Adobe Creative Cloud

November 19, 2014 /Video Editing /

Video Production in An Ultra HD World

Adobe Premiere Pro CC and The GoPro CineForm Codec

UltraHD is here to stay as more and more consumers demand content that makes them feel like they are part of an experience. Some analysts think that by the end of 2018, 10% of American households will have 4K capable TVs and by the end of 2024, that number could reach 50%. That means that it’s up to us, as content creators, to start getting comfortable with editing in 4K and 5K—or even 6K—to create Ultra HD content to meet this increasing demand.

The tools we need to shoot, edit and distribute this content are more important than ever. And, because it is not uncommon for a project that just took a few days of shooting to result in one or two terabytes of hard drive space, these big files need powerful software—not to mention bigger hard drives—that can edit the footage without choking.

Compressing Ultra HD with the GoPro CineForm Codec

Although Adobe has been a leader in the ability to edit Ultra HD footage natively within Premiere Pro CC, we realize, when it comes time to working with Ultra HD, that compressing your file format can help your workflow.

GoPro_1

The CineForm codec has been around for a long time and I’ve used it for years. It’s a great finishing codec that provides faster editing without sacrificing image quality. In 2011, GoPro made a camera that supports small formats yet delivers high resolutions. They later acquired CineForm and its codec, known as the GoPro CineForm Codec; with the most recent release of Premiere Pro CC, Adobe After Effects CC, and Adobe Media Encoder CC we’re making it available to you as part of your Creative Cloud subscription.

Learn how the CineForm codec offers Premiere Pro CC users a cross-platform intermediate codec with full support for alpha and large frame sizes of 4K and beyond. We also have an extensive overview on our Premiere Pro CC help website.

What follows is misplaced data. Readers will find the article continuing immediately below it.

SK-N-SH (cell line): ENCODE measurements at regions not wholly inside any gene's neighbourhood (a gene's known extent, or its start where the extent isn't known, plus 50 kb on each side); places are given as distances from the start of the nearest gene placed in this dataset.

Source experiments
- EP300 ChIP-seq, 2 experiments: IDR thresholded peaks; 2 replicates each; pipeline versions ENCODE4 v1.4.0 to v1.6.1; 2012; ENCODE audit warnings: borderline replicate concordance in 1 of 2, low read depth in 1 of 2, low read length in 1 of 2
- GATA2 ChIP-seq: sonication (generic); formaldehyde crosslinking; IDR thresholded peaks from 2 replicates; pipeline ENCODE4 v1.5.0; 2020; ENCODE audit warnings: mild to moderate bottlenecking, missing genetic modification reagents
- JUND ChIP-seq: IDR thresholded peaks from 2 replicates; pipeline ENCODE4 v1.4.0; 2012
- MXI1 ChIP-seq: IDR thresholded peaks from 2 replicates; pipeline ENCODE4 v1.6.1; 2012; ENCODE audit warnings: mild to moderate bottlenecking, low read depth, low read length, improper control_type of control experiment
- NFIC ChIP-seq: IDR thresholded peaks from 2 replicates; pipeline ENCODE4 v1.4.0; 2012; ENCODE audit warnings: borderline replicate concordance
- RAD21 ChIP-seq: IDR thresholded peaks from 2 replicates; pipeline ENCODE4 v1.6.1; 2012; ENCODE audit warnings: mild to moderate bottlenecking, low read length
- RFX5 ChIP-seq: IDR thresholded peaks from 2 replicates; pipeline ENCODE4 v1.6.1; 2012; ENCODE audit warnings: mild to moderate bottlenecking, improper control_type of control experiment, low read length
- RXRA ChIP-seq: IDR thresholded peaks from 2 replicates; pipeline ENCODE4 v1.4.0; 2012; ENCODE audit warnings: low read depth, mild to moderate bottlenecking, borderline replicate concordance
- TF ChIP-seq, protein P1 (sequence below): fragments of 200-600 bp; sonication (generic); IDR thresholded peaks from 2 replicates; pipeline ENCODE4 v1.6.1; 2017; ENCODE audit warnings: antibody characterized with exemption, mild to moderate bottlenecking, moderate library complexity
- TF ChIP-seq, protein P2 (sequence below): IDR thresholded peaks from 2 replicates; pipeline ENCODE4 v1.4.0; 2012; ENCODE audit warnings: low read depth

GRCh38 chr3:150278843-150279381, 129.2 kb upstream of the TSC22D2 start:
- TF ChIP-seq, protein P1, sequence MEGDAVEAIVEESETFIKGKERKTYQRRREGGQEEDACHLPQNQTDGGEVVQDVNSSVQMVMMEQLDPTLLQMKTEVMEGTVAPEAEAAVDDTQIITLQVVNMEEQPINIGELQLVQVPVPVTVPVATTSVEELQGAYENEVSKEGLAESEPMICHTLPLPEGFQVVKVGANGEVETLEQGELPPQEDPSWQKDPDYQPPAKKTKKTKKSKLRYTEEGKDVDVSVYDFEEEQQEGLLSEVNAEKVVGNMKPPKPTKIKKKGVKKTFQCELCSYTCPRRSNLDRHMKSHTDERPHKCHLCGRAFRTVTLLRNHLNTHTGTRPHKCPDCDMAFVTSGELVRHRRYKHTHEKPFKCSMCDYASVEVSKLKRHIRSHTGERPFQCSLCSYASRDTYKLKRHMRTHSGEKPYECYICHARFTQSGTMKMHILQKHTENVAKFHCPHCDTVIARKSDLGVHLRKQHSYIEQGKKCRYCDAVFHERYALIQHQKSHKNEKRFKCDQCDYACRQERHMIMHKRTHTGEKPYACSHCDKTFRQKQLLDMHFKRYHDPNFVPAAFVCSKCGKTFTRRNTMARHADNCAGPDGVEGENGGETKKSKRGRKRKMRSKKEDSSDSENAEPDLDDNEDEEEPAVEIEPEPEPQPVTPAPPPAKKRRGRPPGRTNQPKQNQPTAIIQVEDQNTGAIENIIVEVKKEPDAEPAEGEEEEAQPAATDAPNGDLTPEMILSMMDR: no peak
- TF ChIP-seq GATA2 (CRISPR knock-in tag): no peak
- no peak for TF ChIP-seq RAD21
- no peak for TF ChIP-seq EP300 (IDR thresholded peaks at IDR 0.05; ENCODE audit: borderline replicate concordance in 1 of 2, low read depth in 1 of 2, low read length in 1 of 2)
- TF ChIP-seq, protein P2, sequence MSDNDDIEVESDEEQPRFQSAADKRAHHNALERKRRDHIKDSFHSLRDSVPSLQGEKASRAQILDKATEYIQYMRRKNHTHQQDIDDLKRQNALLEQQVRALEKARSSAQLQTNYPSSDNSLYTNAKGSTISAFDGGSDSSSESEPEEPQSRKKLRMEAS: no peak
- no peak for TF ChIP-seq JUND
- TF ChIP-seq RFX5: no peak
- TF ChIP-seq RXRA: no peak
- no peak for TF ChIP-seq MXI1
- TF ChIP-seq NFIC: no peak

On the technical side, the GoPro CineForm codec is a true 12-bit color codec, though it actually has two pixel formats: YUV 4:2:2 at 10 bits per channel, or RGBA 4:4:4:4 at 12 bits per channel. Media Encoder CC will render frames internally at a color depth that may be higher or lower, as appropriate for the incoming source, but it will encode at the true 10-bit or 12-bit color that GoPro CineForm is known for.

It’s interesting to note that the GoPro CineForm Codec has been standardized by the Society of Motion Picture and Television Engineers (SMPTE) as the SMPTE ST 2073 VC-5 video compression standard—the new open codec standard for video acquisition and post production.

You can access this codec easily for projects in Premiere Pro CC: From the FILE > EXPORT >MEDIA menu,  select “Quicktime” as the format. We wrap the finished product in a “.mov” wrapper for both Mac and Windows environments, but it still has all the quality and attributes of the GoPro CineForm Codec. Under the VIDEO tab select the codec you want and among the many familiar ones associated with Quicktime, you will find GoPro CineForm Codec listed. You can watch my YouTube video and see exactly how this is done.

It’s important to note that in a Mac environment, the resulting clips have to use Quicktime 7 for playback. In the example I used in my video for a 3-day video shoot, our 1.1 terabyte project was reduced to 43.69 gigabytes! Playback is outstanding and the quality is there.

Also, my colleague, Tim Kurkoski, wrote a blog post for the After Effects blog on GoPro CineFrom code settings.

I hope you enjoy using this excellent codec.

Visit the Creative Cloud video page for more information about all of our post-production products such as Premiere Pro CC, After Effects CC, and SpeedGrade CC.

Video Editing

Join the discussion

  • By Robert - 3:28 PM on November 21, 2014  

    David…an incredible story, almost out of fairyland. I am a conservative CS5 user, chronicling some 15 years+ in the Adobe world. Since I have not found the $$ to get involved in Adobe CC these days, might this Cineform codec formula offer me any advantages in my current AVCHD editing that I now handle through Blackmagic? Using BM has resulted in my ability in editing to have my computer share my Program monitoring to an adjacent 40″ HDTV, so I can see, first hand, what the client will be seeing. But codec-wise, AVCHD 1080p does create some slow-down effects in editing, even in BlackMagic.